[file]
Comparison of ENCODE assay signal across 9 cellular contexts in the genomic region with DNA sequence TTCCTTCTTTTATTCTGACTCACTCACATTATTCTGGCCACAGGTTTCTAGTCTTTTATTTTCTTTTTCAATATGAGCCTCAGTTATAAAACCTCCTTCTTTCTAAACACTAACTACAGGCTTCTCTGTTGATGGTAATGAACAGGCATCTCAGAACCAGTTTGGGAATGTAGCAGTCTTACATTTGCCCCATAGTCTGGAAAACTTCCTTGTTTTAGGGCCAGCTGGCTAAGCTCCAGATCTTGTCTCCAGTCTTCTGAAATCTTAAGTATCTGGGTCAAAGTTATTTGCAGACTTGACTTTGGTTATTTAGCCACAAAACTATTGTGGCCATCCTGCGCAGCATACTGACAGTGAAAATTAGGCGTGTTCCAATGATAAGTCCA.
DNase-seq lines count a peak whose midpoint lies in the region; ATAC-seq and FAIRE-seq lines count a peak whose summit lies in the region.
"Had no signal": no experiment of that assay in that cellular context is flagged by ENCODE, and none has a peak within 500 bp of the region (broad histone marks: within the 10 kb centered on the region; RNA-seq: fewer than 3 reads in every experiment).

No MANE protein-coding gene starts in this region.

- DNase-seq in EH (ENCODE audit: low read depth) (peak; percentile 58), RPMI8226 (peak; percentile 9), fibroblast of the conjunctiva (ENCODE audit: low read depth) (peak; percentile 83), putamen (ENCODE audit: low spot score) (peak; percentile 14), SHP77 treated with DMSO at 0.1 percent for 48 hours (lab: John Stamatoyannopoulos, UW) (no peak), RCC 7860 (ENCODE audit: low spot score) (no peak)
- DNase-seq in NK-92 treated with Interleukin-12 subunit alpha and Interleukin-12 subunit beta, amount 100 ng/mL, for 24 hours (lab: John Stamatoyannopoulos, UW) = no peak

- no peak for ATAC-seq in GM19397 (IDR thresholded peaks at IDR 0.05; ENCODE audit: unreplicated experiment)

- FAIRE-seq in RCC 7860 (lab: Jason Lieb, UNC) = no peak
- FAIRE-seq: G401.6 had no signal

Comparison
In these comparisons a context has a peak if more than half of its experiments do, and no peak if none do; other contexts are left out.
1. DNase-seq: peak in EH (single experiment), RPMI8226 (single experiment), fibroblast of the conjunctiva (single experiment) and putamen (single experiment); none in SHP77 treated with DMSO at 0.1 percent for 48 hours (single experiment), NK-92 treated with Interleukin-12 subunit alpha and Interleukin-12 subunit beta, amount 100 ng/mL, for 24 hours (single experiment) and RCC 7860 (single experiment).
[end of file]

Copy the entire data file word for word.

Comparison of ENCODE assay signal across 9 cellular contexts in the genomic region with DNA sequence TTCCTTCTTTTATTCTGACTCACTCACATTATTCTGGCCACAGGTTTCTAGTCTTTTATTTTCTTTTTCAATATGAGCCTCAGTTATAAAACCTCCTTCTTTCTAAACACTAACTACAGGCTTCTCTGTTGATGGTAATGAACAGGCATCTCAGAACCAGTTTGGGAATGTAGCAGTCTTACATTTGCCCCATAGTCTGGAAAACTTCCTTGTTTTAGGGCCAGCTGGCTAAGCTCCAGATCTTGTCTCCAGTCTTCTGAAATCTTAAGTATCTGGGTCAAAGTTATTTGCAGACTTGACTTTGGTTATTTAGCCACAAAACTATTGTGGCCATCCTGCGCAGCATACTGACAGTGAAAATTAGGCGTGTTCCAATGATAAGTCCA.
DNase-seq lines count a peak whose midpoint lies in the region; ATAC-seq and FAIRE-seq lines count a peak whose summit lies in the region.
"Had no signal": no experiment of that assay in that cellular context is flagged by ENCODE, and none has a peak within 500 bp of the region (broad histone marks: within the 10 kb centered on the region; RNA-seq: fewer than 3 reads in every experiment).

No MANE protein-coding gene starts in this region.

- DNase-seq in EH (ENCODE audit: low read depth) (peak; percentile 58), RPMI8226 (peak; percentile 9), fibroblast of the conjunctiva (ENCODE audit: low read depth) (peak; percentile 83), putamen (ENCODE audit: low spot score) (peak; percentile 14), SHP77 treated with DMSO at 0.1 percent for 48 hours (lab: John Stamatoyannopoulos, UW) (no peak), RCC 7860 (ENCODE audit: low spot score) (no peak)
- DNase-seq in NK-92 treated with Interleukin-12 subunit alpha and Interleukin-12 subunit beta, amount 100 ng/mL, for 24 hours (lab: John Stamatoyannopoulos, UW) = no peak

- no peak for ATAC-seq in GM19397 (IDR thresholded peaks at IDR 0.05; ENCODE audit: unreplicated experiment)

- FAIRE-seq in RCC 7860 (lab: Jason Lieb, UNC) = no peak
- FAIRE-seq: G401.6 had no signal

Comparison
In these comparisons a context has a peak if more than half of its experiments do, and no peak if none do; other contexts are left out.
1. DNase-seq: peak in EH (single experiment), RPMI8226 (single experiment), fibroblast of the conjunctiva (single experiment) and putamen (single experiment); none in SHP77 treated with DMSO at 0.1 percent for 48 hours (single experiment), NK-92 treated with Interleukin-12 subunit alpha and Interleukin-12 subunit beta, amount 100 ng/mL, for 24 hours (single experiment) and RCC 7860 (single experiment).